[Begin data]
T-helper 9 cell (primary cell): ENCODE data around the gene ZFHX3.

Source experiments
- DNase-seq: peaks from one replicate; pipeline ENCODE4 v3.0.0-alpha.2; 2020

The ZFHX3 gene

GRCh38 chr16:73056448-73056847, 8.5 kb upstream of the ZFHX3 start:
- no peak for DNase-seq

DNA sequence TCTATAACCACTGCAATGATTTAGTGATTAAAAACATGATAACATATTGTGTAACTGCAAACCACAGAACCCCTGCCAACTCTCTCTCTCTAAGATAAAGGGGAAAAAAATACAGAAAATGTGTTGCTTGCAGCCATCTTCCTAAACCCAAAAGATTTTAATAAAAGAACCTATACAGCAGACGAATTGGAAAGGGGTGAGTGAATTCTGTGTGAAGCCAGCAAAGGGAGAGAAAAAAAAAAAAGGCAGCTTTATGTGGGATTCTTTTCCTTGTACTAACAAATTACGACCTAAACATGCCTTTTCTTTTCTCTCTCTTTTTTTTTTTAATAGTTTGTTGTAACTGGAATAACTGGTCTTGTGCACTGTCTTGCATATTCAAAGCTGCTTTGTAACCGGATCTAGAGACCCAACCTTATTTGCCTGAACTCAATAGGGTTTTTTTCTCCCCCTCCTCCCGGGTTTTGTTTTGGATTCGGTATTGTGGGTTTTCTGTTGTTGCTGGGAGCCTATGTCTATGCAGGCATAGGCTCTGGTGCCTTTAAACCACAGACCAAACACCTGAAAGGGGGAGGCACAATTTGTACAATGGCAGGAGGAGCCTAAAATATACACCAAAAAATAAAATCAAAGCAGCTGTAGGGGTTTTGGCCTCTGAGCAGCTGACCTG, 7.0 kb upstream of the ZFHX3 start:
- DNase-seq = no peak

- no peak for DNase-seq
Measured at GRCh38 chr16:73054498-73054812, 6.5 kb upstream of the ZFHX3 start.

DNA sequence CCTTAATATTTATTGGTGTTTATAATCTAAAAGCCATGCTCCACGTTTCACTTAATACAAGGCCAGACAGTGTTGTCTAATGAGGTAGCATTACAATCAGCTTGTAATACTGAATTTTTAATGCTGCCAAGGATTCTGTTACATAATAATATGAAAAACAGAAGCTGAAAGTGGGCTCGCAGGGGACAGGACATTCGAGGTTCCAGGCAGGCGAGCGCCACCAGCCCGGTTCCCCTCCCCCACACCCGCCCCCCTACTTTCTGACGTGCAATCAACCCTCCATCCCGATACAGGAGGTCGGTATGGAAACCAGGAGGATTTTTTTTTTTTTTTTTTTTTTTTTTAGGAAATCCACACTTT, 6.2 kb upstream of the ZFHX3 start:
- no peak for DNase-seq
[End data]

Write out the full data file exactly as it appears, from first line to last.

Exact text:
T-helper 9 cell (primary cell): ENCODE data around the gene ZFHX3.

Source experiments
- DNase-seq: peaks from one replicate; pipeline ENCODE4 v3.0.0-alpha.2; 2020

The ZFHX3 gene

GRCh38 chr16:73056448-73056847, 8.5 kb upstream of the ZFHX3 start:
- no peak for DNase-seq

DNA sequence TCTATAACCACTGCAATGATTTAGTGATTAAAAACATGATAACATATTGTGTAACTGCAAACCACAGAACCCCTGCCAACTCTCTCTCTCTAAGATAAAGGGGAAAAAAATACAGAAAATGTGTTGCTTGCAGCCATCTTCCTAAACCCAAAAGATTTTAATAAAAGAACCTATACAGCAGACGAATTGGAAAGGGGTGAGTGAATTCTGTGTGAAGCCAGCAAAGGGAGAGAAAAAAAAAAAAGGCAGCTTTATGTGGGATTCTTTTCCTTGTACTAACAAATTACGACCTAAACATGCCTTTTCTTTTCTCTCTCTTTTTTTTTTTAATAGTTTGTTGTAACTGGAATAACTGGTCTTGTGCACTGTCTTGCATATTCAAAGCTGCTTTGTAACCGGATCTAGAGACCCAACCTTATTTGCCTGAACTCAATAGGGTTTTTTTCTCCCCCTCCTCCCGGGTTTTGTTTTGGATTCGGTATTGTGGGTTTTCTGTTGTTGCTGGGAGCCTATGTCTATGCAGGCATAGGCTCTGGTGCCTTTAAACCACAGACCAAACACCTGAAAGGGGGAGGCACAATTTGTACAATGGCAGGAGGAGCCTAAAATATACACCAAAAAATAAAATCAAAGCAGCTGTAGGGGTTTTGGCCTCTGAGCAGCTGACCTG, 7.0 kb upstream of the ZFHX3 start:
- DNase-seq = no peak

- no peak for DNase-seq
Measured at GRCh38 chr16:73054498-73054812, 6.5 kb upstream of the ZFHX3 start.

DNA sequence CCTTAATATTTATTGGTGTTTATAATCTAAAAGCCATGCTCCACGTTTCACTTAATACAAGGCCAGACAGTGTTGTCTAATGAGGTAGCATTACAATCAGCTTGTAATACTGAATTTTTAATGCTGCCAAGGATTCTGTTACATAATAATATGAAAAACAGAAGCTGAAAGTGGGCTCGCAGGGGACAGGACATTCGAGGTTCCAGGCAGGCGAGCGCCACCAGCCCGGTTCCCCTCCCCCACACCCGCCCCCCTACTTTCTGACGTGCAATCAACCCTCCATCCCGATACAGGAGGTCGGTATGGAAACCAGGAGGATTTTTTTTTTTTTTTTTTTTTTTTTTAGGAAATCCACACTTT, 6.2 kb upstream of the ZFHX3 start:
- no peak for DNase-seq